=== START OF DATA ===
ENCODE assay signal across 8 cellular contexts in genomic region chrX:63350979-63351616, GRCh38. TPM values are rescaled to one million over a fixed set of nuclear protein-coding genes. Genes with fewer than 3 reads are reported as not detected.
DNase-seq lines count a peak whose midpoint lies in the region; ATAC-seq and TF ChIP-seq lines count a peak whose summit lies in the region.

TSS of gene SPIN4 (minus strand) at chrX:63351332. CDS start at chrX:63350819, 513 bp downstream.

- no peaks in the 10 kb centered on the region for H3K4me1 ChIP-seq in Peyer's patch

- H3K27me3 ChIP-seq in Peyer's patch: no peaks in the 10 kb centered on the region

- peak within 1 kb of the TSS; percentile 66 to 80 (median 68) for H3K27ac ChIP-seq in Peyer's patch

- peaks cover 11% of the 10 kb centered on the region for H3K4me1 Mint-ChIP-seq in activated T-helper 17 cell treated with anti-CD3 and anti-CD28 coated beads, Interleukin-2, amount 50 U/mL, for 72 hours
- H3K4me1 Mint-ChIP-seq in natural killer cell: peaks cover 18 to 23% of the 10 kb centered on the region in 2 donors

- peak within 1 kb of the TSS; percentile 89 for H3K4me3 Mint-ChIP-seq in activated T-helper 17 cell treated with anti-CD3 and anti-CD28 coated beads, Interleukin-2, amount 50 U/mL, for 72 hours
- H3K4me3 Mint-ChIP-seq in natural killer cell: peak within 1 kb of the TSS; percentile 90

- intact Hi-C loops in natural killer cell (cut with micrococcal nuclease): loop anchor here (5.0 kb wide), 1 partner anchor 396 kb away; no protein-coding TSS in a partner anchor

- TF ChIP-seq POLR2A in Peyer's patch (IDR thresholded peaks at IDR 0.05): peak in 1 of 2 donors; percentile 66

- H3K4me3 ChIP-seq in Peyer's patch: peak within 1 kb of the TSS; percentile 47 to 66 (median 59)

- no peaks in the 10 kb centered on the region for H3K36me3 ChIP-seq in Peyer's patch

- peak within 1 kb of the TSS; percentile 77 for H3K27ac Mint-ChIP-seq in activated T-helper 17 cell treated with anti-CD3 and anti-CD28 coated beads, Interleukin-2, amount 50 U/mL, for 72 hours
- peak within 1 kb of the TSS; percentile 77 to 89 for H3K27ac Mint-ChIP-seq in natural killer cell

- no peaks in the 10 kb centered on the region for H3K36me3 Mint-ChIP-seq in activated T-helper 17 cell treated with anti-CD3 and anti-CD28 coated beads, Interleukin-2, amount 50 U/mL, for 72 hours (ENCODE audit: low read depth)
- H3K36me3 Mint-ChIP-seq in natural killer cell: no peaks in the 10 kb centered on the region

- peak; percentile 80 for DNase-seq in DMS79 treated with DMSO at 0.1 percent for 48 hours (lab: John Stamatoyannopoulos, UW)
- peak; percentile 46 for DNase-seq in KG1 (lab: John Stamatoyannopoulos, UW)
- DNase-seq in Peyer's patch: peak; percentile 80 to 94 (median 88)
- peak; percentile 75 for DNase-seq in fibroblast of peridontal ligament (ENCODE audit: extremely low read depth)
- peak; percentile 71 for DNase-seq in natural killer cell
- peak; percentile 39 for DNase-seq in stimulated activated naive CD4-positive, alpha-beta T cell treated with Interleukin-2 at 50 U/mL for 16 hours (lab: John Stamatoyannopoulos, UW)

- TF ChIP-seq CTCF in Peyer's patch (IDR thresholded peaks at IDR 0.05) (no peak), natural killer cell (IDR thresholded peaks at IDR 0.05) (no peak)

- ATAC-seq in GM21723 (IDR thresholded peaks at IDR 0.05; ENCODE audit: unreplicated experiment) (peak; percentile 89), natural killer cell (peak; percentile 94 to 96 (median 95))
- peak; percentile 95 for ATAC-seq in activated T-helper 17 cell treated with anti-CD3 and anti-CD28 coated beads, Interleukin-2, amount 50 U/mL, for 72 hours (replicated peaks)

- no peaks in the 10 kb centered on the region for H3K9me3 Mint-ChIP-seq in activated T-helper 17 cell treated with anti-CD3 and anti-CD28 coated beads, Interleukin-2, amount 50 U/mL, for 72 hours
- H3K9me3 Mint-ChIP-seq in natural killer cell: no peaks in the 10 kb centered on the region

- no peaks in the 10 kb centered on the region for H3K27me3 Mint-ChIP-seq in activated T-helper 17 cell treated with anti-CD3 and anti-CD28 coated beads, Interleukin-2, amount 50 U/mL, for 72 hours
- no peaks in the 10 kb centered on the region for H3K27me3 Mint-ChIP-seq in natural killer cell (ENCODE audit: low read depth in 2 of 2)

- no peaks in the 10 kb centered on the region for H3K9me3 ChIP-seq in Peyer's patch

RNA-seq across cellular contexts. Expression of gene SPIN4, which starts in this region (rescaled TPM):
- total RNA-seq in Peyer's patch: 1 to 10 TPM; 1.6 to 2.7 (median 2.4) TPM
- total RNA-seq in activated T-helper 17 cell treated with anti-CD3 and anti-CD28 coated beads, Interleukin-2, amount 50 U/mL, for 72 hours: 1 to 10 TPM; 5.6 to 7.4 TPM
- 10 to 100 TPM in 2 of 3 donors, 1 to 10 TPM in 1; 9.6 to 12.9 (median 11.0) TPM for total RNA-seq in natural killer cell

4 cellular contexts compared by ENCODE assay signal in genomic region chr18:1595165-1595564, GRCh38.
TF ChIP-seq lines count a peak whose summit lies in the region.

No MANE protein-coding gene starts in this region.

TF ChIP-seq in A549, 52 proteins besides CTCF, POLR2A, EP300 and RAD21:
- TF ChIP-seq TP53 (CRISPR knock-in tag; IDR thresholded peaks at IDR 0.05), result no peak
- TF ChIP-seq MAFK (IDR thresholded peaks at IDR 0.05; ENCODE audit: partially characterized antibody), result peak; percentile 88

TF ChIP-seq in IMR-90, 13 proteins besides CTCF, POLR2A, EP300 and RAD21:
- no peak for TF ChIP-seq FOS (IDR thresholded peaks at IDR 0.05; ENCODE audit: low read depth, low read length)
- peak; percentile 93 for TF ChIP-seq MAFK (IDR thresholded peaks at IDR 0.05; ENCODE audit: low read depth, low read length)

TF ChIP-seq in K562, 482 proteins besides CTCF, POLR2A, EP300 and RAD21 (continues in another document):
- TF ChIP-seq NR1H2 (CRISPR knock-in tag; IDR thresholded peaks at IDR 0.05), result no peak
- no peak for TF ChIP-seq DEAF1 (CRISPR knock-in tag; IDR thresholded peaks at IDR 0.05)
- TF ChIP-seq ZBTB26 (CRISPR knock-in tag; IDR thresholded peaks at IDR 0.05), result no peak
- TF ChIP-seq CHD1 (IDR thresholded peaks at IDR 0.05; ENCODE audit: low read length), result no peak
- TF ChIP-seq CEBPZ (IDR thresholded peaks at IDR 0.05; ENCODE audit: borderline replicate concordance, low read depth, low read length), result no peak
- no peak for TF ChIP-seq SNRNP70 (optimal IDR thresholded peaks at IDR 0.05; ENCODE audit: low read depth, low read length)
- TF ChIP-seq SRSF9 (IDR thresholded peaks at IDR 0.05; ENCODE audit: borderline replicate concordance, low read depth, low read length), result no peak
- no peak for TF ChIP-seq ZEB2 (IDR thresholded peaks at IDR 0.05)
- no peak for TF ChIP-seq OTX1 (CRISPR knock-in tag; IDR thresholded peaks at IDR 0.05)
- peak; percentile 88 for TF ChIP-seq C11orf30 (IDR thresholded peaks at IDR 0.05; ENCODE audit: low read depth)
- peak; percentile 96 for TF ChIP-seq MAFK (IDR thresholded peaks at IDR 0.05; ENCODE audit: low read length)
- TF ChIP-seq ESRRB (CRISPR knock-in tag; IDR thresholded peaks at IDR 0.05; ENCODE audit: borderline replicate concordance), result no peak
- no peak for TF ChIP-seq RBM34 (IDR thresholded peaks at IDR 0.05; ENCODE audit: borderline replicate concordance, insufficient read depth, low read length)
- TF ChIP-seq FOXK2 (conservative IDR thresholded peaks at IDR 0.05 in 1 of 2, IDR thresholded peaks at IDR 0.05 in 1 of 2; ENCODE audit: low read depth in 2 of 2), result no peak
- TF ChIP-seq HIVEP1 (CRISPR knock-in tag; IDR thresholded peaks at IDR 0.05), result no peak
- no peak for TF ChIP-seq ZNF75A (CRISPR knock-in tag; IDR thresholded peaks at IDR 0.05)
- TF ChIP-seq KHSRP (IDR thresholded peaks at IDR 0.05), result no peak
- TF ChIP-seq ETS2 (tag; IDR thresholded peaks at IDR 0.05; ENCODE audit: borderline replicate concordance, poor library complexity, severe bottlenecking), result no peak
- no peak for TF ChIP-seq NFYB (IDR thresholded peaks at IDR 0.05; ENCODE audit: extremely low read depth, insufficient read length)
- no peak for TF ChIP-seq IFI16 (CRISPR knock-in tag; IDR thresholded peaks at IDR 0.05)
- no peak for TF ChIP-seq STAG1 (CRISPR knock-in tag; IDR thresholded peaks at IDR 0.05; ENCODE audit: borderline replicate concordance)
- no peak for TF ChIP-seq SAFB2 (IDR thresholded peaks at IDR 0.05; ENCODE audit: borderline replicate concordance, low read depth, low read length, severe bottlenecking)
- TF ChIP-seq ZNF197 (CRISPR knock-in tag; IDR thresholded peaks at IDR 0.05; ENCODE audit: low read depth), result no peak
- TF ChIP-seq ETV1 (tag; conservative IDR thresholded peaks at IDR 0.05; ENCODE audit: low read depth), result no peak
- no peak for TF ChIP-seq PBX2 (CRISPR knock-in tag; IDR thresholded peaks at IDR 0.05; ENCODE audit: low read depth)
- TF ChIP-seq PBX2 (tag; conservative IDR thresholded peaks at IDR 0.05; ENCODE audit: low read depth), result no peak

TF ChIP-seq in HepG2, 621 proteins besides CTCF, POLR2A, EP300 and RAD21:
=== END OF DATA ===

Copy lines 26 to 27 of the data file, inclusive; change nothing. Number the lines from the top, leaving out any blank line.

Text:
- ATAC-seq in GM21723 (IDR thresholded peaks at IDR 0.05; ENCODE audit: unreplicated experiment) (peak; percentile 89), natural killer cell (peak; percentile 94 to 96 (median 95))
- peak; percentile 95 for ATAC-seq in activated T-helper 17 cell treated with anti-CD3 and anti-CD28 coated beads, Interleukin-2, amount 50 U/mL, for 72 hours (replicated peaks)